Scirrhia Nitschke ex Fuckel, Jb. nassau. Ver. Naturk. 23–24: 220 (1870) [1869–70].
Associated with leaf spot. Sexual morph: Stromata subepidermal to erumpent, elongated, depressed globose, rounded, unilocular or with locules in many rows, opening by an apical pore. The stromatic wall is composed of vertically-orientated rows of brown to reddish brown cells of textura globosa or angularis and textura prismatica between locules; the outermost layers composed of black to dark brown cells and the cells of the inner layers brown to hyaline. Interthecial tissue compressed between asci and intact over the asci. Asci oblong or clavate, 8-spored, stalked, arising from compressed hyaline tissue at the base of the locule. Ascospores 2-seriate overlapping in the ascus, hyaline or yellowish, elliptic or obovoid, septate near the middle, not or slightly constricted at the septum, straight or often inequilateral, smooth, sometimes guttulate. Asexual morph: Unknown (adapted from Sivanesan 1984 and Videira et al. 2017).
Type species: Scirrhia rimosa (Alb. & Schwein.) Fuckel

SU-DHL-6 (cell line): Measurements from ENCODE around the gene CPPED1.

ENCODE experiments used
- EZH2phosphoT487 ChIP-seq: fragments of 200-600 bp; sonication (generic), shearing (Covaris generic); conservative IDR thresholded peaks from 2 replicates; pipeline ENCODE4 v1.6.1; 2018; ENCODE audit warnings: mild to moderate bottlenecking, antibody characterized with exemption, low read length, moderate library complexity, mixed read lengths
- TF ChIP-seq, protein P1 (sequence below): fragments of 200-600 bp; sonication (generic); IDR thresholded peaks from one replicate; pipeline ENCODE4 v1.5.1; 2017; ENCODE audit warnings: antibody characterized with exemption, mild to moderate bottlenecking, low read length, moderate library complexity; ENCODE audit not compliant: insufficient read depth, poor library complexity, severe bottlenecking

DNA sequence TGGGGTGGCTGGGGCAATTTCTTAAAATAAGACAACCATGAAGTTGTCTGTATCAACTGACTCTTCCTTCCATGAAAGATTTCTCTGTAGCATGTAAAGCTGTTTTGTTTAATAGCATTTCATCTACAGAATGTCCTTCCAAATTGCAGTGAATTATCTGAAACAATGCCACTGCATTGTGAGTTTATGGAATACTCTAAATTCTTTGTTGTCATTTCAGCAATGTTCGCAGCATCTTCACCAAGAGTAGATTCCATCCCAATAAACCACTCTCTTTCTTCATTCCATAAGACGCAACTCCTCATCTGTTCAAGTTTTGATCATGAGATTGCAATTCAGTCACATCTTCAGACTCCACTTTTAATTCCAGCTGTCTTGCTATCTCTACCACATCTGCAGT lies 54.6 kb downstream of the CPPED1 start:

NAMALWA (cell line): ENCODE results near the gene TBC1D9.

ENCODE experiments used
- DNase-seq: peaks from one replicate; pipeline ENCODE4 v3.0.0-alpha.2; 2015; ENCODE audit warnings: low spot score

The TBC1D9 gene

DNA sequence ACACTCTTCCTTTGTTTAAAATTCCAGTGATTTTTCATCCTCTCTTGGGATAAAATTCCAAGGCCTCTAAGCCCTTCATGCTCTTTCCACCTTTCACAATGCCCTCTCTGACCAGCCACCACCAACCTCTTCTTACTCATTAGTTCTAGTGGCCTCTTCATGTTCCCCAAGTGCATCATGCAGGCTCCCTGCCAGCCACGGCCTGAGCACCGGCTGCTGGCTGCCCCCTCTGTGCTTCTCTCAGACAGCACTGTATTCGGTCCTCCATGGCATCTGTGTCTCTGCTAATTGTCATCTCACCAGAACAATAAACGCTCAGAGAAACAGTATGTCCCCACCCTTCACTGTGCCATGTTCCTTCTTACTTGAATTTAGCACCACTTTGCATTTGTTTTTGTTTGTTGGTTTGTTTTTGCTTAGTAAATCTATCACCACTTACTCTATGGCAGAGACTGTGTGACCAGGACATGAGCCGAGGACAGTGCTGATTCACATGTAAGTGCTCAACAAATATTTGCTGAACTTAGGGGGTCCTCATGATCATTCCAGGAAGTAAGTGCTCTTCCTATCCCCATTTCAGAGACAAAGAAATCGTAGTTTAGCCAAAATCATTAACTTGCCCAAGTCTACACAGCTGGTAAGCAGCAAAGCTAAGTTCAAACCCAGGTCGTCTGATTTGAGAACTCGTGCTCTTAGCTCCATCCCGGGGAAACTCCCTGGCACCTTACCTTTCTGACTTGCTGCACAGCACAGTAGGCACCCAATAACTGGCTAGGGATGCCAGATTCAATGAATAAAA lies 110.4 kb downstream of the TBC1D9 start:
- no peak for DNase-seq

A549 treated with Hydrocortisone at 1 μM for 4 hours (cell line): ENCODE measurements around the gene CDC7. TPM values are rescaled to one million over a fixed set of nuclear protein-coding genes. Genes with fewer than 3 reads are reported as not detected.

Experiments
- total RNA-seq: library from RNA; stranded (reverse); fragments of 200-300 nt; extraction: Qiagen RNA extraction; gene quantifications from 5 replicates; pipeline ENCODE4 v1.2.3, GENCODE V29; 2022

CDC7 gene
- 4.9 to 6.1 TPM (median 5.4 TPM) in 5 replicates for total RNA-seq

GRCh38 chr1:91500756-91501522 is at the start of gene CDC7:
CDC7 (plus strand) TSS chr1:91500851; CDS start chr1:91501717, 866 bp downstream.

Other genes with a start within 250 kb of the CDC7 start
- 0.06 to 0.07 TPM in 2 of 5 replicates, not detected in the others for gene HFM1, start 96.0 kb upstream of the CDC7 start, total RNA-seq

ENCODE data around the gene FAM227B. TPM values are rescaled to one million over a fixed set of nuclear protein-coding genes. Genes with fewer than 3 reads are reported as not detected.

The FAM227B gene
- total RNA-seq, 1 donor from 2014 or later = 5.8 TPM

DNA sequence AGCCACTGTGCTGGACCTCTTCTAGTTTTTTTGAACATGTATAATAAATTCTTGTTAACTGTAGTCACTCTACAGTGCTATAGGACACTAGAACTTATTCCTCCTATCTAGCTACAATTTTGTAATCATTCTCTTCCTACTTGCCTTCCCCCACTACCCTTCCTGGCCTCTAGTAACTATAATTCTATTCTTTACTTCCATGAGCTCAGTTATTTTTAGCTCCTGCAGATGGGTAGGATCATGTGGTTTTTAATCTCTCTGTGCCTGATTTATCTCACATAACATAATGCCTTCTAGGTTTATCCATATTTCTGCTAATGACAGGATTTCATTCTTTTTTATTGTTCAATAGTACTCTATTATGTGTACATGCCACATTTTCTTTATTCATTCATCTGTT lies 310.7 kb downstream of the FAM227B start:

Notes: Scirrhia is characterised by subepidermal to erumpent, elongate stromata, oblong or clavate, 8-spored asci and hyaline or yellowish, elliptic or obovoid ascospores. Müller and Arx (1962) placed Scirrhia in Mycosphaerellaceae based on the ascomata arranged in linear rows in a hypostroma of pseudoparenchymatal cells, bitunicate asci, and hyaline, uniseptate ascospores mentioning Scirrhodothis, Scirrhophragma and Metameris as possible synonyms. Scirrhia resembles the above three genera in having bitunicate asci, hyaline, uniseptate ascospores, pseudoparaphyses, and stromata with immersed, longitudinally arranged ascomata (Crous et al. 2011). Later, Arx and Müller (1975) referred Scirrhia to Dothideaceae. Barr (1972) and Sivanesan (1984) regarded the synonymy of Müller and Arx (1962) as doubtful and did not list them but accepted species that occurred on Gymospermae such as S. acicola and S. pini. Barr (1987) re-instated the generic synonyms and accepted Scirrhia in Dothideaceae. There is not much information available regarding the generic synonyms listed by Müller and Arx (1962) and the species that occurred on Gymospermae now belong to other genera namely Lecanosticta (L. acicola) and Dothistroma (D. pini) (Crous et al. 2009a). In the phylogenetic analysis of Crous et al. (2011d) based on LSU sequence data, S. aspidiorum (CBS 204.66) clustered in Didymellaceae, while S. brasiliensis (CBS 128762) clustered in Mycosphaerellaceae. The culture of S. aspidiorum (CBS 204.66) is Phoma herbarum and not related to S. brasiliensis (Crous et al. 2011). The placement of Scirrhia in Mycosphaerellaceae is doubtful and the taxonomy is obscure. More collections with DNA sequence data are needed to confirm the taxonomic position of the genus. Molecular markers available for Scirrhia are ITS, LSU and SSU.